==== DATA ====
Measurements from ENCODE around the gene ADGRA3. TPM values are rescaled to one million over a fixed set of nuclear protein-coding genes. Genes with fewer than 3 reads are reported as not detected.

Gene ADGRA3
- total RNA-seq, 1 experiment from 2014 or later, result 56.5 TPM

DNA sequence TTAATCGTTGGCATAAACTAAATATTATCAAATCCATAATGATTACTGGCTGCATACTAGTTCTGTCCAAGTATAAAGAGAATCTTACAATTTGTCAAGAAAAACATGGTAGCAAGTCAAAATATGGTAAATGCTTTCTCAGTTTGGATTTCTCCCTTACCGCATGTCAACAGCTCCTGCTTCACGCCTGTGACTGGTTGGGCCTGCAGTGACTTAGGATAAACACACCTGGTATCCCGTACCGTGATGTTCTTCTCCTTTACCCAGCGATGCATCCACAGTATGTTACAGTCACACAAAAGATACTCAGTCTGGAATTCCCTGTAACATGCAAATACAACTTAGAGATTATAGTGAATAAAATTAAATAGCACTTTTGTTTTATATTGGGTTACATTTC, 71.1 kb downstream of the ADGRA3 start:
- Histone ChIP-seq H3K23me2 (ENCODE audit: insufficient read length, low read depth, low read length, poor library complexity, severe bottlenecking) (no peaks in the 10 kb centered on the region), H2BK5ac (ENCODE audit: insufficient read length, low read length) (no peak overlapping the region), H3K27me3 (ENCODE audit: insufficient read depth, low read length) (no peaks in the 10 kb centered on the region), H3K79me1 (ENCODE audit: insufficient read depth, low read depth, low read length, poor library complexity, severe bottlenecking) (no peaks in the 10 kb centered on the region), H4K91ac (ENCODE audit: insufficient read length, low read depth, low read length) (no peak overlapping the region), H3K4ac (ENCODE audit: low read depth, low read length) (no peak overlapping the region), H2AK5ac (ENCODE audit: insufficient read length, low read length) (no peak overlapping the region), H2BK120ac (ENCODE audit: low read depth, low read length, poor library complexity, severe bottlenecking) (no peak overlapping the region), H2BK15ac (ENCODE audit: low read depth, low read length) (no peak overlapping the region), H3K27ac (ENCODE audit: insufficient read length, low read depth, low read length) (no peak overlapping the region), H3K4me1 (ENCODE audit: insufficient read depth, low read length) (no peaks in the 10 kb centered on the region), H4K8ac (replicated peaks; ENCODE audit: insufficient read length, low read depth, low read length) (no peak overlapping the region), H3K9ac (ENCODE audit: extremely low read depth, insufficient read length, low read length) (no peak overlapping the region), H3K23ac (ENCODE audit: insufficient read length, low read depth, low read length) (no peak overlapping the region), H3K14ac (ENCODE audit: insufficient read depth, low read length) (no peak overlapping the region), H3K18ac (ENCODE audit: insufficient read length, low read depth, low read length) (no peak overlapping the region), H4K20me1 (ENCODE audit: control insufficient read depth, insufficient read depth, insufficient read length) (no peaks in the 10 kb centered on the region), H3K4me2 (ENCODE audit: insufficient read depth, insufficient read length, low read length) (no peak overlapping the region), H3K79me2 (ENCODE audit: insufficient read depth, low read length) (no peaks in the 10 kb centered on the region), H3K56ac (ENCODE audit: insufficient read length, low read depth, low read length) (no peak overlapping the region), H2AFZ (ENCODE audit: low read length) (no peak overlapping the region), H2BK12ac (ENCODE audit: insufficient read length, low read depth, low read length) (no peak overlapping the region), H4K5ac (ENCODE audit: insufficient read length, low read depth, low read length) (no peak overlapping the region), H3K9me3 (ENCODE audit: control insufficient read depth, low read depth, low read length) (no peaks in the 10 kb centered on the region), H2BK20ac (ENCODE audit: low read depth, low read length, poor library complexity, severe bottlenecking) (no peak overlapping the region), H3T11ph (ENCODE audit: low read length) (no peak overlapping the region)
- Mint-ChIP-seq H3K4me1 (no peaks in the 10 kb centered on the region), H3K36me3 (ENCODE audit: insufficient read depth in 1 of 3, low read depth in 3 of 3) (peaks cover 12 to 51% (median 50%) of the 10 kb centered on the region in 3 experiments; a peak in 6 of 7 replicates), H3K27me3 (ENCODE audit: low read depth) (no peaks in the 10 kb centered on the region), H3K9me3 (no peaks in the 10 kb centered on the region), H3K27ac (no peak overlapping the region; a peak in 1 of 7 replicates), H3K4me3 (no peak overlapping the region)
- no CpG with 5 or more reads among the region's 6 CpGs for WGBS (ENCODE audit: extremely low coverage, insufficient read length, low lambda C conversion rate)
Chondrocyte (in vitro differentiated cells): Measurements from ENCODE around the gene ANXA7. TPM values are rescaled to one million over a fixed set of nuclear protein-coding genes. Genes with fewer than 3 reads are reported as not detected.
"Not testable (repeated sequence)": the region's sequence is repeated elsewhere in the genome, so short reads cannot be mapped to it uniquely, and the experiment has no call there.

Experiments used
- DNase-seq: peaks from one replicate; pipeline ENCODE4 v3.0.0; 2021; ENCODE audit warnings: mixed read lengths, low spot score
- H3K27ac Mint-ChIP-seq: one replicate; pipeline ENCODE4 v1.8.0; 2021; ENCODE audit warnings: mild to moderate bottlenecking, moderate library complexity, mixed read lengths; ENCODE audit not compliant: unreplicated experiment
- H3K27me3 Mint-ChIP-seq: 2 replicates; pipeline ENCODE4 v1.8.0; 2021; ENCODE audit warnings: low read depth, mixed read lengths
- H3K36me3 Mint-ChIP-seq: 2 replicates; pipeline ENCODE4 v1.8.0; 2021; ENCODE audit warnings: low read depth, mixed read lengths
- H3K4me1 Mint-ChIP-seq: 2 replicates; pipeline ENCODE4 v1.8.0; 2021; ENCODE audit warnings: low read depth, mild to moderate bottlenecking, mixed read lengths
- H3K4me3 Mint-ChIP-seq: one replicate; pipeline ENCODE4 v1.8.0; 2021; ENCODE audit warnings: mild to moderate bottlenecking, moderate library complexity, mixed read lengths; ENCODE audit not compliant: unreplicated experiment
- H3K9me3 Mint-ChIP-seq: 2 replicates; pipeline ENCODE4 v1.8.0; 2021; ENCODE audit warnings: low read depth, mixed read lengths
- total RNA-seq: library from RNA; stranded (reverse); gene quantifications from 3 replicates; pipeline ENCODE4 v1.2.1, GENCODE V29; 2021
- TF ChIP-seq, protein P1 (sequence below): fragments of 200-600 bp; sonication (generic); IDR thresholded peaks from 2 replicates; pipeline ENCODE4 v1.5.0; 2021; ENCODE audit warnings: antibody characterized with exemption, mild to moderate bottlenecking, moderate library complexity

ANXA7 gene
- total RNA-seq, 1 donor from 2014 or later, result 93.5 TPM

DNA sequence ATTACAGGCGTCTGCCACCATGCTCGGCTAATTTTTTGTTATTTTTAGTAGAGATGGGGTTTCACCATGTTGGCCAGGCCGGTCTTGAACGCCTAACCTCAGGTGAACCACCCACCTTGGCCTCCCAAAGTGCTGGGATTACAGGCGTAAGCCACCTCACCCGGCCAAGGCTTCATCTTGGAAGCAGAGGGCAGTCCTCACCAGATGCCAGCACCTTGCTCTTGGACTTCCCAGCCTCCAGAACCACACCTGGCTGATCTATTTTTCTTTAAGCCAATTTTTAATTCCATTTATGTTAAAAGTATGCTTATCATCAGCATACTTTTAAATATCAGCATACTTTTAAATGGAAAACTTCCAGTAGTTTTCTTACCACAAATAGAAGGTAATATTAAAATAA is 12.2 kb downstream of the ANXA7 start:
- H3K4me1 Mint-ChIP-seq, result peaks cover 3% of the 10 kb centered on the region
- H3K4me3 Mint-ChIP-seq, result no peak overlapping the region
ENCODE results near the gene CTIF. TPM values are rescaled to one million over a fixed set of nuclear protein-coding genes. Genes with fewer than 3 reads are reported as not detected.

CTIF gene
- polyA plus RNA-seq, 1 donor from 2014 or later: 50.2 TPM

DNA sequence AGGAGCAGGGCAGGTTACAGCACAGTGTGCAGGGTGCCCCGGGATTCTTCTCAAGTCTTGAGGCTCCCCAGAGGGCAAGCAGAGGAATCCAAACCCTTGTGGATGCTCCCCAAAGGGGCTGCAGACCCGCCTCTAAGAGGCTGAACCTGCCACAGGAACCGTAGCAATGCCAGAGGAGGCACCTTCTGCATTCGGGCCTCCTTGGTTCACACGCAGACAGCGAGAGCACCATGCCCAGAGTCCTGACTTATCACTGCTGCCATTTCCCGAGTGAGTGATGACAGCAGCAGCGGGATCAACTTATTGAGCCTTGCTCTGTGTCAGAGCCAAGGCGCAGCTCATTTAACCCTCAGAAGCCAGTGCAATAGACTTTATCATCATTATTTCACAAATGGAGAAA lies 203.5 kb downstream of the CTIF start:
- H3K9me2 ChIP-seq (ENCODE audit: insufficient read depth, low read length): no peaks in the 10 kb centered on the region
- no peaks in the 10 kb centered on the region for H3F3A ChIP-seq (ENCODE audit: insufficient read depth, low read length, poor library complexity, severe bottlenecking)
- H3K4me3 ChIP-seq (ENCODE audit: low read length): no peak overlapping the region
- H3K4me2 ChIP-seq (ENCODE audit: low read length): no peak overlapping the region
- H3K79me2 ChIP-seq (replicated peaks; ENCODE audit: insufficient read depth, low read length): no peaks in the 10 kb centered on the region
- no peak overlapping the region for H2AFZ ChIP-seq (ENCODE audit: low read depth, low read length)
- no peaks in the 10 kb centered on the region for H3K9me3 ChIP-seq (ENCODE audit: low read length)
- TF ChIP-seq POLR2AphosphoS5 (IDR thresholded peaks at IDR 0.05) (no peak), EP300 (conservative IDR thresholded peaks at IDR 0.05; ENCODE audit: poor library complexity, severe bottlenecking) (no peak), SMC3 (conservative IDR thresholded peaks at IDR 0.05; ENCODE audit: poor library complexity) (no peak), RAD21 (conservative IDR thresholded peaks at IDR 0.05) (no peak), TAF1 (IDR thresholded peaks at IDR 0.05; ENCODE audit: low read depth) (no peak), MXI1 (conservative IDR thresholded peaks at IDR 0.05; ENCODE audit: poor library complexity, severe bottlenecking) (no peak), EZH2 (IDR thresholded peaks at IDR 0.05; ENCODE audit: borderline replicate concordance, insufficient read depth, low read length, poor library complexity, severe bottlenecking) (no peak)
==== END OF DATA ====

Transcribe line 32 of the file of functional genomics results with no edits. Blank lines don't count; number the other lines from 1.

- H3K4me2 ChIP-seq (ENCODE audit: low read length): no peak overlapping the region